A key model feature is that responses to all objects falling with

A key model feature is that responses to all objects falling within the spotlight are enhanced; thus, in our experiment it predicts that during tracking responses to the irrelevant RF stimulus would be enhanced when the translating patterns circumvented but did not enter the RF. Contrary to that, we observed that when comparing the responses during tracking versus attend-fixation INCB018424 there was either no change in attentional modulation (Pr direction of translating RDPs) or a response

decrease (AP direction) in the former relative to the latter condition. Moreover, this model also predicts that when increasing the size of the attentional spotlight, the benefits of attention should GABA inhibition decrease. We found, however, that performance in the far configuration was higher than that in the near configuration (Figures 2G and 2H) and the differences in attentional modulation between tracking and attend-RF were similar in both cases or even slightly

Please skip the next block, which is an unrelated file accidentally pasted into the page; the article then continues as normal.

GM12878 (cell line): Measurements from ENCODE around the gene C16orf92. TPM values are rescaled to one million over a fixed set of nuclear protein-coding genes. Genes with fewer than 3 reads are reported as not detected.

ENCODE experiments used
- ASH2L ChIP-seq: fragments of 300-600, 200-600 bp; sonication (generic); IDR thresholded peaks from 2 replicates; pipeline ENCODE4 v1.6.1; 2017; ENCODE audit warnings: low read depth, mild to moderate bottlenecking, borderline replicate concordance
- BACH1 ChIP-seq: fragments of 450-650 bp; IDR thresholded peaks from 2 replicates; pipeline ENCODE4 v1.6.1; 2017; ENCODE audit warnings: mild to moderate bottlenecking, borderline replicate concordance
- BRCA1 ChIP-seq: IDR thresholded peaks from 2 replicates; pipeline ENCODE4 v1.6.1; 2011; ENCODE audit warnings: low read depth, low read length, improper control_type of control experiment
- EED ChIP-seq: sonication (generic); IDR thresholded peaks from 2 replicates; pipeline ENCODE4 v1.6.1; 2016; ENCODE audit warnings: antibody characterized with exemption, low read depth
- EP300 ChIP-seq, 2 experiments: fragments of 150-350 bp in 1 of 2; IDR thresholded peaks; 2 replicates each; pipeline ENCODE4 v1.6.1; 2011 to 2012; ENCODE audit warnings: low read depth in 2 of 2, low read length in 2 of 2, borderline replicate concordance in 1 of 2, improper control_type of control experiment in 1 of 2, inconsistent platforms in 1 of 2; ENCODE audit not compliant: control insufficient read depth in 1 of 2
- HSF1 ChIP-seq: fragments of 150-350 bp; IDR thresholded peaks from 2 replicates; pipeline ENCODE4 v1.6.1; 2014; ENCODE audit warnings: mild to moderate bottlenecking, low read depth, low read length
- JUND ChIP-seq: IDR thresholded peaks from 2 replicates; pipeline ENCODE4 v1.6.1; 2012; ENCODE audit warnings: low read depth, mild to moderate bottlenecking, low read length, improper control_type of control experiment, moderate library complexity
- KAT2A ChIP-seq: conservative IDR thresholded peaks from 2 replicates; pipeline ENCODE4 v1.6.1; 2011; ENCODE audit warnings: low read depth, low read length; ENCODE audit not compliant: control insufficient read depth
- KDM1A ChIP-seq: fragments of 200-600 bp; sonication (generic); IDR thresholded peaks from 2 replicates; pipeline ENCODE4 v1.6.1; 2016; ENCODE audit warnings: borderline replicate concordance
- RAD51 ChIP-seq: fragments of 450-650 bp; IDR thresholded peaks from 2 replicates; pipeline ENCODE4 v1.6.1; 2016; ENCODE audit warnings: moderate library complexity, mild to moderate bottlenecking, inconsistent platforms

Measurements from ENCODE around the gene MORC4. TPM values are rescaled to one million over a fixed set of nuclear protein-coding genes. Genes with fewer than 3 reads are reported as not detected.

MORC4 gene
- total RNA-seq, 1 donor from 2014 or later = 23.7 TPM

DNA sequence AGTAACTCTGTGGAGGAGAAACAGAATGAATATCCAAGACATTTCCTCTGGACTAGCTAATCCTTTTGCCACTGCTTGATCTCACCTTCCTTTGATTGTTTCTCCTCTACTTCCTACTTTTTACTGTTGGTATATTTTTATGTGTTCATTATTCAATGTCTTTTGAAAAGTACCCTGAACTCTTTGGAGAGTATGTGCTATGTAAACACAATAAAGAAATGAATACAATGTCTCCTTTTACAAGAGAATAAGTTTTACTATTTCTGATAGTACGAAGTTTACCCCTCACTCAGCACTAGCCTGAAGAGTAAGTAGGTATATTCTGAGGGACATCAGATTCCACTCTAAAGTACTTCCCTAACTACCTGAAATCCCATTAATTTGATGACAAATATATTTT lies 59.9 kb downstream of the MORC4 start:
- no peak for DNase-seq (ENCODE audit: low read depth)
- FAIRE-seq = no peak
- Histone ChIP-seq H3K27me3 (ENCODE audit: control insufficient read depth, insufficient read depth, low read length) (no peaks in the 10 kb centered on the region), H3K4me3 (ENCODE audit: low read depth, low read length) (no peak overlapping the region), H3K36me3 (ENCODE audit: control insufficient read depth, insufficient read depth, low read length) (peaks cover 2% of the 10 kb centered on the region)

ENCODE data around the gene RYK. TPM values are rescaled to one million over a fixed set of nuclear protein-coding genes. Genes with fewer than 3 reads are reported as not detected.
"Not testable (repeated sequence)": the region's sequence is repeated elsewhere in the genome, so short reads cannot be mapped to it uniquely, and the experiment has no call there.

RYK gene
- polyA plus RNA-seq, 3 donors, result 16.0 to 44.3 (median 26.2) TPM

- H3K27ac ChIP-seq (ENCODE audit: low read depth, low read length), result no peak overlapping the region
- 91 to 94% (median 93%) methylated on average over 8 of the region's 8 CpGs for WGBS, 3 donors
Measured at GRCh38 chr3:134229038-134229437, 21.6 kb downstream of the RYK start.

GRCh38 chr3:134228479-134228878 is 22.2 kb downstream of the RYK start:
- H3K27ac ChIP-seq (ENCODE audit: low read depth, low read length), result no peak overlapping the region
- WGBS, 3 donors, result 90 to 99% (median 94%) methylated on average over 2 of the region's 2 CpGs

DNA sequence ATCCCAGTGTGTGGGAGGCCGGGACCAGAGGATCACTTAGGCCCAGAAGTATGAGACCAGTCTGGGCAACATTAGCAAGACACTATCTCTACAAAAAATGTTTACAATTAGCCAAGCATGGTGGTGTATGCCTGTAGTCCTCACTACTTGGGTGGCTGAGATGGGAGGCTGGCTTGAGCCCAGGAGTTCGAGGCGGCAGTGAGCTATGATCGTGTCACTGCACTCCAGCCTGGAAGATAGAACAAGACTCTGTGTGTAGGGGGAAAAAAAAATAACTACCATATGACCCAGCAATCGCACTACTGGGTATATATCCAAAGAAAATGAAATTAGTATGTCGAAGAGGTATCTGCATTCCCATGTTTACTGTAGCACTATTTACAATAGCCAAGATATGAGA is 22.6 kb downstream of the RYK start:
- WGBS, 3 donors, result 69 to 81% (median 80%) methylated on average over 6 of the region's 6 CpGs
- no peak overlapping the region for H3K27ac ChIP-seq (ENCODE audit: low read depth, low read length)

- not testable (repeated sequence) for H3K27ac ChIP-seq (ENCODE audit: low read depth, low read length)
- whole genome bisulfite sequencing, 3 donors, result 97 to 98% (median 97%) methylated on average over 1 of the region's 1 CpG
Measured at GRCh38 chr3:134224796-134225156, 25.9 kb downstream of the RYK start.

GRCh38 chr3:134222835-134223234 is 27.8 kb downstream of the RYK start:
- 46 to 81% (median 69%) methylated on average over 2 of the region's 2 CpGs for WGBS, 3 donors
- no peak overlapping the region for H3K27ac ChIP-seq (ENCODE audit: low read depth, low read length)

larger in the far configuration ( Figure 4 and Figure 5). The performance differences between the far and near configurations during tracking remained when removing the RF stimulus ( Figure 3S), ruling out that stronger distracter interference in the near condition was responsible for the effect. Furthermore, during a session we interleaved trials of the three different conditions to avoid that animals could predict in advance the difficulty of the upcoming trial. Animals show a higher performance in the

easier tasks (i.e., attend-fixation and attend-RF showed higher performance than tracking), suggesting that they could not adjust their attentional effort on a trial-by-trial basis. These findings strongly argue against the zooming spotlight hypothesis. We consider at least two Linifanib (ABT-869) possible explanations for discrepancies between our results and those of studies providing neural correlates of the zooming model (Barriopedro and Botella, 1998, Heinze et al., 1994, McCormick and Jolicoeur, 1994 and Müller et al., 2003b). First, it is possible that the coarse spatial resolution of ERPs used in those studies, does not allow measuring decreases in the activity evoked by distracters. Second, it is possible that with certain stimulus configurations and task demands the spotlight of attention zooms in/out. In fact, a recent study has provided evidence that humans can adjust the size of the attentional focus depending on task instructions (Herrmann et al., 2010). This model has been very difficult to test in studies of attention (Castiello and Umiltà, 1992 and McCormick et al., 1998; Oksama and Hyönä, 2008; Jans et al., 2010 and Cave et al., 2010). It proposes that subjects attend to multiple objects by rapidly switching a single spotlight of attention from one object to another.

0; Biodex Medical Systems, Shirley, New York, USA) The subjects